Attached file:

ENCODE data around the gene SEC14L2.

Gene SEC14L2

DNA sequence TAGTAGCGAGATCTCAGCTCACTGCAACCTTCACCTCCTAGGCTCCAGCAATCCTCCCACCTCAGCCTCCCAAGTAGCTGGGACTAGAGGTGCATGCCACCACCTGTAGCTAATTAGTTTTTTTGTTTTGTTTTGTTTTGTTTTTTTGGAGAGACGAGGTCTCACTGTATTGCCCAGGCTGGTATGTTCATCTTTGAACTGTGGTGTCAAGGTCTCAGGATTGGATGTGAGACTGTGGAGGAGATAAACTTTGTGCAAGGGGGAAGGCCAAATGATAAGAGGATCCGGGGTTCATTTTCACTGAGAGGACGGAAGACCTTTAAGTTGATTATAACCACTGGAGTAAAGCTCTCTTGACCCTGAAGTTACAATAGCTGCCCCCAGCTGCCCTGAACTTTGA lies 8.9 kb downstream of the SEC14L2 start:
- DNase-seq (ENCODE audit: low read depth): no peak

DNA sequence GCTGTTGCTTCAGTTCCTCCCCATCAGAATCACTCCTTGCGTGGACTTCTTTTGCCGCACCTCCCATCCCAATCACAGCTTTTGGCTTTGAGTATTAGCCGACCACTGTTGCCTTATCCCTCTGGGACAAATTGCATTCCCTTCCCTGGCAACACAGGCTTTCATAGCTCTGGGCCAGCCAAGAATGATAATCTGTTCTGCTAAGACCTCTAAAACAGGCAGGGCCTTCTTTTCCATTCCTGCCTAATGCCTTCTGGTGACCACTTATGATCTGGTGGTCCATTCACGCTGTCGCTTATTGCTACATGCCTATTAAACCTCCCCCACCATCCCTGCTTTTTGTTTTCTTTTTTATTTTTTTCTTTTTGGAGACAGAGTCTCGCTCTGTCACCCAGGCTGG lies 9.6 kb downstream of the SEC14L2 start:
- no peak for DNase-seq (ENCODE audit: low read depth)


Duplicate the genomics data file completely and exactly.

ENCODE data around the gene SEC14L2.

Gene SEC14L2

DNA sequence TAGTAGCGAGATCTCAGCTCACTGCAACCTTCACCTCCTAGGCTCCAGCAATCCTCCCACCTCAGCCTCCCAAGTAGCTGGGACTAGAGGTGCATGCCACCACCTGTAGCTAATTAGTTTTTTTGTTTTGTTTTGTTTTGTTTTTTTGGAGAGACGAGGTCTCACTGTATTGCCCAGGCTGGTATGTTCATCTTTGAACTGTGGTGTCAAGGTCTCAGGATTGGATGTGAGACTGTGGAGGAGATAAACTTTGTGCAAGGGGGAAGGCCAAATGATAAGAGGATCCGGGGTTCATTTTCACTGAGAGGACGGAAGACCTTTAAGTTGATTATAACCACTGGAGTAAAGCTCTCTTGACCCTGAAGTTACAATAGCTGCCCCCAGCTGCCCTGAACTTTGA lies 8.9 kb downstream of the SEC14L2 start:
- DNase-seq (ENCODE audit: low read depth): no peak

DNA sequence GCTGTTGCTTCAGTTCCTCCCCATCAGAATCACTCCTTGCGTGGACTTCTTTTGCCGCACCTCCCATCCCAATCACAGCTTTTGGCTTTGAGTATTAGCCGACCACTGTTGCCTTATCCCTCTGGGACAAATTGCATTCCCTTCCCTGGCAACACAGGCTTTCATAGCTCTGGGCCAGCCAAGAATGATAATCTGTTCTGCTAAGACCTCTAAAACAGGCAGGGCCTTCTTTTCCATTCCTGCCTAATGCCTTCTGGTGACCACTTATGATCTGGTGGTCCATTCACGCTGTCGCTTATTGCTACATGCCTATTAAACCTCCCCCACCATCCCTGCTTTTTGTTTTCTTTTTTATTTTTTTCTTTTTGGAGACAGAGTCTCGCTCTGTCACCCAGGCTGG lies 9.6 kb downstream of the SEC14L2 start:
- no peak for DNase-seq (ENCODE audit: low read depth)